8. Hell of a Day
Outside, in the cool night air, Mike coughed; the sudden movement made him feel dizzy. He knew it would pass. He also knew that by tomorrow morning, his head would feel like an overripe tomato, ready to burst his brains out the side at the first move. Knew that, and knew what would come afterwards. Days of guilt, when the thought of drinking again would be almost unbearable. He would make it, or he wouldn’t; Mike wasn’t entirely sure that he cared too much which way that went.
Noise from the bar tinkled and faded in the background as people left and went on to the rest of their lives, such as they were. A woman’s laugh, the sound of a guy getting sick around the corner. Cars pulled out and left in clouds of fine dust until there was no one left and he stood alone in the quiet desert air.
Mike lit up his cigarette, looking down at the solid reality of the ground beneath him, leaning not quite casually against the wooden siding of the bar, for the cab to come. His car was just ahead, under the cold orange glare of a streetlight, but he had called a cab anyway; he’d come back for it in the morning if he was still able to move. Driving drunk didn’t suit him; he’d killed enough people on purpose without doing it by accident.
If he stayed still, he could get past the fuzziness, and the world settled into larger shapes, their edges lining up like the world’s crappiest kaleidoscope. He remembered clearly what had driven him out here, to drown slowly in this shitty dive bar.
Following Amber had been easy, and he had kept an eye on her comings and goings for a few days. He changed his position every day, and had driven past her house late at night when there was no one else on the road. No one spotted him; if Mike knew anything, it was how to be low key.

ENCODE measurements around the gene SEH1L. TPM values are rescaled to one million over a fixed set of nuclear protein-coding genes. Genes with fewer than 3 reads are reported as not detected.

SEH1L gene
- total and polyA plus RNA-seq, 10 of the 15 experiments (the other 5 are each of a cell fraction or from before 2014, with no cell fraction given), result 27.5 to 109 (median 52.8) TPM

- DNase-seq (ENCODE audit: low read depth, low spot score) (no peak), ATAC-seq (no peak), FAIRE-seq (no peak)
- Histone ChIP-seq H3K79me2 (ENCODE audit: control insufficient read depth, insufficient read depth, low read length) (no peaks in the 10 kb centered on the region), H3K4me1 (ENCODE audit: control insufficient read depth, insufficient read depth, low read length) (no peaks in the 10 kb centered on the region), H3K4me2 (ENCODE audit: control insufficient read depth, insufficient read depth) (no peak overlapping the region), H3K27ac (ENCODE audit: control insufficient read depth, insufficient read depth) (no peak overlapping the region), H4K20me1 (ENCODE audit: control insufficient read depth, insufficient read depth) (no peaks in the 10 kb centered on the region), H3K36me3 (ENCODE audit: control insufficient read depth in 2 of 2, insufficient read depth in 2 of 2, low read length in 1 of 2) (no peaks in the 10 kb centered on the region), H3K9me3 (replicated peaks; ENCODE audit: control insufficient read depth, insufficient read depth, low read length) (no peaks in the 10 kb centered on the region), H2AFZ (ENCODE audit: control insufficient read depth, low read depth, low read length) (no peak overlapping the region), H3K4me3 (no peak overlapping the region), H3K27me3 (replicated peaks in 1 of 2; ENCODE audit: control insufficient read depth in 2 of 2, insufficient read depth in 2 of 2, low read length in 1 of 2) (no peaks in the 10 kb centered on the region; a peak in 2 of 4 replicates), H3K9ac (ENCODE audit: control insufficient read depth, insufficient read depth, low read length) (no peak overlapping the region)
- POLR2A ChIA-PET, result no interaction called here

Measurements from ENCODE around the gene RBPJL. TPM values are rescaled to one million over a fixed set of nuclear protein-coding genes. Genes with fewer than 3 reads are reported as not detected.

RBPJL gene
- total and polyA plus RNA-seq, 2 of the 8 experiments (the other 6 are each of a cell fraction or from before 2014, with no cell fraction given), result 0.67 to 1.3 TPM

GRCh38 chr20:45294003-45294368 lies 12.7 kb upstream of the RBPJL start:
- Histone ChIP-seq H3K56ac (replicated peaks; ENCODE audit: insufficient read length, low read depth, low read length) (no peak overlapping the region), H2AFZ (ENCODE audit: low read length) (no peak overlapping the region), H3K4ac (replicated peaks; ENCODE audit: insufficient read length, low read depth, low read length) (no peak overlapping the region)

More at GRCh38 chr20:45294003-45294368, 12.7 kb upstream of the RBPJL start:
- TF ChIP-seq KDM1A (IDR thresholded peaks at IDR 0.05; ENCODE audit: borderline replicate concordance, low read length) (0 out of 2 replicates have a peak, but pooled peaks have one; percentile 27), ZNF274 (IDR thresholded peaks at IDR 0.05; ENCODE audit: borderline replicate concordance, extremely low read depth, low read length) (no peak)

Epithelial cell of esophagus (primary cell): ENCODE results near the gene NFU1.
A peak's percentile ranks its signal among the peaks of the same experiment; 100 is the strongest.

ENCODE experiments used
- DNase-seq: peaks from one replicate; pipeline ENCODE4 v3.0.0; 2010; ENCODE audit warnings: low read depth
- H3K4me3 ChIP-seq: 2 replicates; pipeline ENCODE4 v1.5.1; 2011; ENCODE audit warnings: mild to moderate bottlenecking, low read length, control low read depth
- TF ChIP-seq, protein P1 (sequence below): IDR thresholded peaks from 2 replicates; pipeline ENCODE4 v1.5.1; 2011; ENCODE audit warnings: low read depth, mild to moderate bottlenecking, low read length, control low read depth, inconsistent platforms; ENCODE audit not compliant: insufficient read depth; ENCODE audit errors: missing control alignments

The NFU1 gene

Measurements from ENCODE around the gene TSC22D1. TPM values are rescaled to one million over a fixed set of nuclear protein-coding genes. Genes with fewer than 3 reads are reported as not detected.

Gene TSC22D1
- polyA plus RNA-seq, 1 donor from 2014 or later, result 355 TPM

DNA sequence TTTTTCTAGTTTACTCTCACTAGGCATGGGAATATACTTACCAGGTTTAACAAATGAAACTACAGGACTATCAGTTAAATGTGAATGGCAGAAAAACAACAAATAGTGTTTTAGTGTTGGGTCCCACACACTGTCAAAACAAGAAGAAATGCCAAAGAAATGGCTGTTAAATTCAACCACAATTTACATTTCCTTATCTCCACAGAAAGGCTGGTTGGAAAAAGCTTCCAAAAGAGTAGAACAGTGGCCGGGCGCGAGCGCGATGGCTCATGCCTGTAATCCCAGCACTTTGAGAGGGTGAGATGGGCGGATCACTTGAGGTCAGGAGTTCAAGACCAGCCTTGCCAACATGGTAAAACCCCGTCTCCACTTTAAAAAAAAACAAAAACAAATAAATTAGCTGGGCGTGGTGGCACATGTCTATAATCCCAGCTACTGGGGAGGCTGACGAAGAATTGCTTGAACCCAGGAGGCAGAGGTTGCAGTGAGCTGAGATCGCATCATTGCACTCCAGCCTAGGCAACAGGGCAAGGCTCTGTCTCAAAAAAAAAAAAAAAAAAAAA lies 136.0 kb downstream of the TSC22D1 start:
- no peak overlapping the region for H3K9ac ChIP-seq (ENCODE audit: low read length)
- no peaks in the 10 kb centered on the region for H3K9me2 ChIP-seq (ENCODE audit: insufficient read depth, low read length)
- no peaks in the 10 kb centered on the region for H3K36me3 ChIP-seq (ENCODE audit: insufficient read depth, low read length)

He couldn’t say why he did it. Why he didn’t hand the information over to Brightman. He could have done that on the first day; he had found Brightman’s wife, knew where she worked, where she lived. That’s what he was supposed to find, what he had been paid to find, but he hadn’t handed it over.
Hadn’t cashed the check either. Not that he hadn’t wanted to, in fact he had thought about that long and hard and even got so far as to stand in front of the bank before he turned around. About how easy it would be to just endorse the back, deposit it, and hand over the information that he had found. Had been paid to find.
Mike doubted that Amber knew anything about the first Mrs. Brightman, a young, pretty brunette woman named Janet Arlington that Brightman married right out of high school. Less than a year later she was gone. Brightman claimed that she had left him one night, and he had no idea where she went, but she hadn’t been seen since. The local authorities had apparently looked into it, which didn’t impress Mike all that much. He doubted that they had looked that hard.
He didn’t have much more than that. A quiet reference deep in Brightman’s past, and that quiet voice in the back of his head that told him when a guy was lying, told when a client wouldn’t pay, or when someone was desperate enough to do something stupid.
Sometimes Mike had listened, and sometimes he hadn’t, but when he ignored that voice, he paid a pretty heavy price for it. A twinge in his shoulder radiated a soft glow of pain, as though to remind him of the consequences of forgetting. He had gotten arrogant, and shut out the voice then, the result was a gunshot wound to the shoulder and a painkiller habit that had been hard to kick.
This time it might not be him that took the hit, if he chose not to listen to that voice. Brightman was dangerous, his concerned husband act to the contrary. So he hadn’t cashed the check, and he hadn’t handed over the information. Brightman’s demands had increased, the act slipping a little with every call.